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suāvĭum (sāvĭum ), ii, n. id..
I. A mouth puckered up to be kissed (anteclass. and very rare; syn. osculum): dum semihiulco savio meo puellum savior, Poët. ap. Gell. 19, 11, 4; Plaut. Mil. 2, 1, 16; cf. id. As. 4, 1, 53; App M. 3, p. 135, 35.—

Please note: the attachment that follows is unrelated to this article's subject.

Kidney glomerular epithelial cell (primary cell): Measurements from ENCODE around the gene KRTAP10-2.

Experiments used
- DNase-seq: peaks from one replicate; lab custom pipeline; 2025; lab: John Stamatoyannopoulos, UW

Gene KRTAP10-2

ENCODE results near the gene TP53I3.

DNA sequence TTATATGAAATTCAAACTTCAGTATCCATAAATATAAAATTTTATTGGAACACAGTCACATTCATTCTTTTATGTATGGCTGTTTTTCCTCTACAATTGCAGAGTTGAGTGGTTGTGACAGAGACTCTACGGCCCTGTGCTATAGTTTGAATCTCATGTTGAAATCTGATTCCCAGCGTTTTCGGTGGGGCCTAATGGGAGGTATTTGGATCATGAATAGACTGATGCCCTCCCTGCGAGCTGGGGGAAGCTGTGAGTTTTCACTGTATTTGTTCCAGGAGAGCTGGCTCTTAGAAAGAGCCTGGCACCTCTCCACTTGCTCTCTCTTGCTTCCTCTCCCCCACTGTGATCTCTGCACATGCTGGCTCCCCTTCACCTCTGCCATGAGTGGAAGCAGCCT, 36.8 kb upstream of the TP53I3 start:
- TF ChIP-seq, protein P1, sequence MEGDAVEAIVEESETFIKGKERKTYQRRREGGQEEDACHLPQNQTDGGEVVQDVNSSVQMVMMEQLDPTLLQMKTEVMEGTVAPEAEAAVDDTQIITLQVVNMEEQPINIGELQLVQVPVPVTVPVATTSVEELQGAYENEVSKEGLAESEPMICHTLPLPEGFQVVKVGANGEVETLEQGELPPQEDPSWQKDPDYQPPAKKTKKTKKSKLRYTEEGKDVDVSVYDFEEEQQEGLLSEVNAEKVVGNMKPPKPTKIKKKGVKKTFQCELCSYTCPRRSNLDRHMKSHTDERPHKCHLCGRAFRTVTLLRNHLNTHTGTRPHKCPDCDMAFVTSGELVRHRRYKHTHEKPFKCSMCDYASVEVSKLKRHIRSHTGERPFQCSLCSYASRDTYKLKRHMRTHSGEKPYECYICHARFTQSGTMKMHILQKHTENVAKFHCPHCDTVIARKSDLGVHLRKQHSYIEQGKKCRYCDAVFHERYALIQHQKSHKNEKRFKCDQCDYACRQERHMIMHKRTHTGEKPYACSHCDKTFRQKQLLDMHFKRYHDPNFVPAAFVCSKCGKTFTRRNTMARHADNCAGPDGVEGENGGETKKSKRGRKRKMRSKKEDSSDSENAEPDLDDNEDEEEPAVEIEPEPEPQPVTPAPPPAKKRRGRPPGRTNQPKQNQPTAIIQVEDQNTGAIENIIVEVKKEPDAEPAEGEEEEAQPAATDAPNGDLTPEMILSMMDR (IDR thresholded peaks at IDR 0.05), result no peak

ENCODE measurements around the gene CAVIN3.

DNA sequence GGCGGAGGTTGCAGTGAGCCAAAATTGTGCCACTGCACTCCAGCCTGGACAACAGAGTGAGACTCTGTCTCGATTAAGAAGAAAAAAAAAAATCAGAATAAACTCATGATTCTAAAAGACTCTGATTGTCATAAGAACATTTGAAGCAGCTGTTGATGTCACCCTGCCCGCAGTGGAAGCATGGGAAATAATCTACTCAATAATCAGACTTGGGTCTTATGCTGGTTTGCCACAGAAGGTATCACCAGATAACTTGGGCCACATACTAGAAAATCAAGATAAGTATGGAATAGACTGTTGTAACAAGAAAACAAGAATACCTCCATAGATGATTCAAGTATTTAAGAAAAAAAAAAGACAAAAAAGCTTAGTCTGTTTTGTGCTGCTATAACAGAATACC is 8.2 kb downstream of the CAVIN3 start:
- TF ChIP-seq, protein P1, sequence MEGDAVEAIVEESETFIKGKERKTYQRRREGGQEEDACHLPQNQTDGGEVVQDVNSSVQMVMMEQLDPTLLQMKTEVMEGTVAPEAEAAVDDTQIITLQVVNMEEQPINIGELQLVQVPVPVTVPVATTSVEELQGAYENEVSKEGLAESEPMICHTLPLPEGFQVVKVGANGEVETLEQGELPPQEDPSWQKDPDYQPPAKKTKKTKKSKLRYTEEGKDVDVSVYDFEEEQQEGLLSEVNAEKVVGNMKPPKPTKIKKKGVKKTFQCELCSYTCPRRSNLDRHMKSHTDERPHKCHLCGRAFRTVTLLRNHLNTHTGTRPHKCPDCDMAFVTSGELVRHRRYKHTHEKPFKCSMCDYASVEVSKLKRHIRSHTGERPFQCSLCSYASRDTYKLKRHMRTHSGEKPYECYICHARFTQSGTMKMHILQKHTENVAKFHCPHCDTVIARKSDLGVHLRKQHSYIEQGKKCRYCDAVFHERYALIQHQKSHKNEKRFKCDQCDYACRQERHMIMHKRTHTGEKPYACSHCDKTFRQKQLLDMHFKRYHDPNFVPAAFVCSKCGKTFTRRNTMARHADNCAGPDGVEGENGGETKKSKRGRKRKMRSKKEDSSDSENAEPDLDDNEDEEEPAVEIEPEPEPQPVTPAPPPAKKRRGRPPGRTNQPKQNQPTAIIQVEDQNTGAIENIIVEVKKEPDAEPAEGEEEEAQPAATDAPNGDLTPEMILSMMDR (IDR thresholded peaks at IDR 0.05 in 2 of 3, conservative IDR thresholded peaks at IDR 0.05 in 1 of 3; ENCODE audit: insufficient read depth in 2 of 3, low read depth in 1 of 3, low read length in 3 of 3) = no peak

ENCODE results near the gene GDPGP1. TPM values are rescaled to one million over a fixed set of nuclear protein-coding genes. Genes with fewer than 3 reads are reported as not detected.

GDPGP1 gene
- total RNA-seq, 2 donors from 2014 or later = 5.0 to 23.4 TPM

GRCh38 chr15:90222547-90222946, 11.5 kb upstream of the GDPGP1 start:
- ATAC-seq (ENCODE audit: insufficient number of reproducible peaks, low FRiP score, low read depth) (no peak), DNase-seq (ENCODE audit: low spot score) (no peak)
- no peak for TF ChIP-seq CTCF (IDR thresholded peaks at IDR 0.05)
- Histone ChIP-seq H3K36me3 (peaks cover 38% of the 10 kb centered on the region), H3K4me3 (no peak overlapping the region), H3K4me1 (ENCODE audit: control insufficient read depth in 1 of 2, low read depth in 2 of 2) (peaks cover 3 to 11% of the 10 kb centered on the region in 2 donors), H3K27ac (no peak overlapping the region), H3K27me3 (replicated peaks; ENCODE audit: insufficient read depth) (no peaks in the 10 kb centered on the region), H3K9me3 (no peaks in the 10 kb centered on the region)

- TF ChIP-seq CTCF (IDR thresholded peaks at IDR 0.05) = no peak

II. Transf., a kiss, a love-kiss, φίλημα (mostly ante-class.; esp. freq. in Plaut.; syn.: osculum, basium; cf.: sciendum osculum religionis esse, savium voluptatis; “quamvis quidam osculum filiis dari, uxori basium, scorto savium dicant,Serv. Verg. A. 1, 260): “qui tuae non des amicae suavium,Plaut. Truc. 2, 4, 5; id. As. 5, 2, 41: “da savium priusquam abis,id. ib. 5, 2, 91: “savium posco,id. Cas. 5, 2, 14: “saliendo sese exercebant magis quam scorto aut saviis,id. Bacch. 3, 3, 25: “savia suavia,App. M. 6, p. 176, 15 et saep.: “Atticae ... quoniam hilarula est, meis verbis suavium des,Cic. Att. 16, 11, 8.—As a term of endearment: “meus ocellus, meum labellum, mea salus, meum savium,Plaut. Poen. 1, 2, 153; 1, 2, 170; 1, 2, 175; “1, 2, 178: mea salus, meum savium,Ter. Eun. 3, 2, 3.
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